Areas of Science and RME overlap but they are taught separately and can be seen as being ‘in opposition’ – this can lead to a closed approach to learning. Research has shown that young people are motivated by meaningful, well managed discussion where complex issues can be explored taking into consideration different cultures, values and beliefs. The Searching For Meaning project, funded by the Esmée Fairbairn Foundation, primarily investigated two questions:
Can science and RME teachers work together on themes in a way which will enhance pupils’ understanding of science/religion issues?
What are the resource and CPD needs of both groups and can we establish an effective model for interdisciplinary working?
The project was subject to external evaluation and the report by Stuart Hall, Kevin Lowden & Stephen McKinney of the University of Glasgow can be accessed by clicking on the image on this page.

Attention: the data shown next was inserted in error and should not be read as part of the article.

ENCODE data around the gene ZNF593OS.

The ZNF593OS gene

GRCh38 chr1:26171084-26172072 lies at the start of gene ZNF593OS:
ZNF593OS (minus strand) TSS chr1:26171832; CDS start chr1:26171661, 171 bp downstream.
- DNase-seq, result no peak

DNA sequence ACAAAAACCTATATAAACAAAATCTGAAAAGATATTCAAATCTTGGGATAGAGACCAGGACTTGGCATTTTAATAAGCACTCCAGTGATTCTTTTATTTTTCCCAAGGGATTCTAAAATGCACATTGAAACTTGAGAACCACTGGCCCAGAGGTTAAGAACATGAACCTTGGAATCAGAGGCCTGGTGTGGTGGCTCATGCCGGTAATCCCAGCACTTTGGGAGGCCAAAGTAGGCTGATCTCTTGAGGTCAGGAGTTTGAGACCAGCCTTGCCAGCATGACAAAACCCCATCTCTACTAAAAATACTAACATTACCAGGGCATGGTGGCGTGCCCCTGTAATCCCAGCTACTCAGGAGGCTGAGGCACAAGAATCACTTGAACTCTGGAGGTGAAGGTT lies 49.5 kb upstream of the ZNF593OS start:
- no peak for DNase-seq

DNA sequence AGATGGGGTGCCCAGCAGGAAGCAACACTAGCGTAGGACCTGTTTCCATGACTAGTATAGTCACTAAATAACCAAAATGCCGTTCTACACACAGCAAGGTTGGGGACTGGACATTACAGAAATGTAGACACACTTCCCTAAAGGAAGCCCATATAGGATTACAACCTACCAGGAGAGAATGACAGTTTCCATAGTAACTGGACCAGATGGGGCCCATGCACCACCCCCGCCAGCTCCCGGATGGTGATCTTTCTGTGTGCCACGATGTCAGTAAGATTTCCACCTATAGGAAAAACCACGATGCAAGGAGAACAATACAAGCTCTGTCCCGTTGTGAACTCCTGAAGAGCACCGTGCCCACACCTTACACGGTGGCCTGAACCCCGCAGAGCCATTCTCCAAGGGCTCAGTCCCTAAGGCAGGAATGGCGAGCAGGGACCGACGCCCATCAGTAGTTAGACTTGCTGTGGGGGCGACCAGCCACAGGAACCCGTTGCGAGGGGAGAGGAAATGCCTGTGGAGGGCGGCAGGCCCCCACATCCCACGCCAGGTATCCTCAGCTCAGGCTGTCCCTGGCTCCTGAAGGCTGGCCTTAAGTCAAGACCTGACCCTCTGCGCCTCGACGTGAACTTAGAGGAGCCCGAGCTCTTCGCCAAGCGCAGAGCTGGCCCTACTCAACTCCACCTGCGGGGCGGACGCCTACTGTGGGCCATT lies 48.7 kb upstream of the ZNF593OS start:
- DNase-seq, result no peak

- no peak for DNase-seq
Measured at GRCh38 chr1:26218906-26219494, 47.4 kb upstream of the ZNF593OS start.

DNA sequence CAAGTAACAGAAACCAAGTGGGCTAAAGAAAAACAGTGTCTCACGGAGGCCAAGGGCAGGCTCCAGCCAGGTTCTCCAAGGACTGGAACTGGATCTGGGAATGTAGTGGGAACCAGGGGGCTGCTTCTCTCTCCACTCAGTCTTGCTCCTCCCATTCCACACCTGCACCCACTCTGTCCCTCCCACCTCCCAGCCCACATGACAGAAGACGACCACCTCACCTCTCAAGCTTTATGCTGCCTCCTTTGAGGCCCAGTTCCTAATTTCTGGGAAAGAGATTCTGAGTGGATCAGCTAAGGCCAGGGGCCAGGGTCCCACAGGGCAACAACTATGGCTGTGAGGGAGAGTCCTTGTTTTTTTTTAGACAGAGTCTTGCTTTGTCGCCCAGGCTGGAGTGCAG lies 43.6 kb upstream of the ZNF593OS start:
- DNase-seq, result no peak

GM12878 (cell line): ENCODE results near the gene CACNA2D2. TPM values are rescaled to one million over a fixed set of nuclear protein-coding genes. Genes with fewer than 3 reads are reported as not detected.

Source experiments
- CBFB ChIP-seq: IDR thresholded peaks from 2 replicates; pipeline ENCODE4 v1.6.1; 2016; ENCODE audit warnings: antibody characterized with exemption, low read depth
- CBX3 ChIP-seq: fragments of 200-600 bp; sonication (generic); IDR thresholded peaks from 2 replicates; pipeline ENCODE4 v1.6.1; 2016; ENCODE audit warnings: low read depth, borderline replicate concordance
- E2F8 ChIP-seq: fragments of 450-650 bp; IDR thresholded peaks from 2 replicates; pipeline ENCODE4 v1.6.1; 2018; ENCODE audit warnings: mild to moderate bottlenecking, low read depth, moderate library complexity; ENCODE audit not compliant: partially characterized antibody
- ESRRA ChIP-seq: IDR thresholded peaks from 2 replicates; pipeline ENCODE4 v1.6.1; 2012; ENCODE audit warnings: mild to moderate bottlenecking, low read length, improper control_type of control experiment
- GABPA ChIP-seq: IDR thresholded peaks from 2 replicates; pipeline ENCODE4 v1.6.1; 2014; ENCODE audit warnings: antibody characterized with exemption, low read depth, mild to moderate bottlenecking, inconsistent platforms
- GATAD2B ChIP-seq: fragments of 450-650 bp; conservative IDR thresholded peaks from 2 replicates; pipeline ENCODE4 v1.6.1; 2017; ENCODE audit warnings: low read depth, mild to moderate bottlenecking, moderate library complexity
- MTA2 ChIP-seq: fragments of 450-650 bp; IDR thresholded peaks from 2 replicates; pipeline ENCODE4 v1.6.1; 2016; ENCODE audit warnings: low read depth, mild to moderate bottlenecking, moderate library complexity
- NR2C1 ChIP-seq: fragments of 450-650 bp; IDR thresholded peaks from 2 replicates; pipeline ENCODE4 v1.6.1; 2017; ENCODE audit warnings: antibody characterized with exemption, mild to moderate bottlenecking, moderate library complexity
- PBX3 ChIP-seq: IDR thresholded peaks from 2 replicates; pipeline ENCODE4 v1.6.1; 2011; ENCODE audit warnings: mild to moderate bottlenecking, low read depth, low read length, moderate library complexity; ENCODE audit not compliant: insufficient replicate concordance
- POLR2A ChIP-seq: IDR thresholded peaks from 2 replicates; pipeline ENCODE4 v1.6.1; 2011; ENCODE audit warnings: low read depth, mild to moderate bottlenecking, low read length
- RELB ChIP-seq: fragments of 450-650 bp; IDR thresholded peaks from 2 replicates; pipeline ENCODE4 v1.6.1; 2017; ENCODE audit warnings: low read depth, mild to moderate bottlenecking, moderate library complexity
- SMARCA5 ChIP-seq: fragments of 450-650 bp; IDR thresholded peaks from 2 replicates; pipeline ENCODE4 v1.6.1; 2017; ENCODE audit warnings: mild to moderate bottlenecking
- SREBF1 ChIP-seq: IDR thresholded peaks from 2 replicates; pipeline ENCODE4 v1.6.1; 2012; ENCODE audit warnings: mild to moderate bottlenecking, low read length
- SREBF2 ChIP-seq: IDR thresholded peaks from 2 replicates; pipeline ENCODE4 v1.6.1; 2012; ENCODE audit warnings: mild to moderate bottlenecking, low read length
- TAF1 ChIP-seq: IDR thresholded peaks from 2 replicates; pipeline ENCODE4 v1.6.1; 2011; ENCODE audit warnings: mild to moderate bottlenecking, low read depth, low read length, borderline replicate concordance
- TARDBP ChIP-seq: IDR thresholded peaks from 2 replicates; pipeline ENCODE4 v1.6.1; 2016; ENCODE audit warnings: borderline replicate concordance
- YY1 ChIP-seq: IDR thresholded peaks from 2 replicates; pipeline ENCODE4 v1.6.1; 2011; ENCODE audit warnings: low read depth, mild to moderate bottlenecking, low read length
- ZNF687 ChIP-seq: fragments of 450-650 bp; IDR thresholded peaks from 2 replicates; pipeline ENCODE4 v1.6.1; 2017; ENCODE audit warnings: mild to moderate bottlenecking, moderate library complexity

Two activities have been developed to support this approach to interdisciplinary learning:
1. How do different religions/cultures view the stewardship of the planet? In this activity the pupils are introduced to 4 children from different backgrounds each of whom is explaining their view on looking after the environment. The resources associated with this activity can be accessed from the links below. We strongly recommend that you read through the Teacher Guide before accessing the other files:
2. The RME and science departments at Cathkin High School worked together to produce an activity which explores different attitudes and opinions about stem cell research. The aim was to promote an informed discussion about stem cells and use an innovative technique to ensure that their pupils entered this discussion with a wide, global perspective of the topic. Although ‘stem cells’ was the final topic, chosen for discussion, the technique, which was developed, could be used for any other controversial topic. The resources can be accessed here.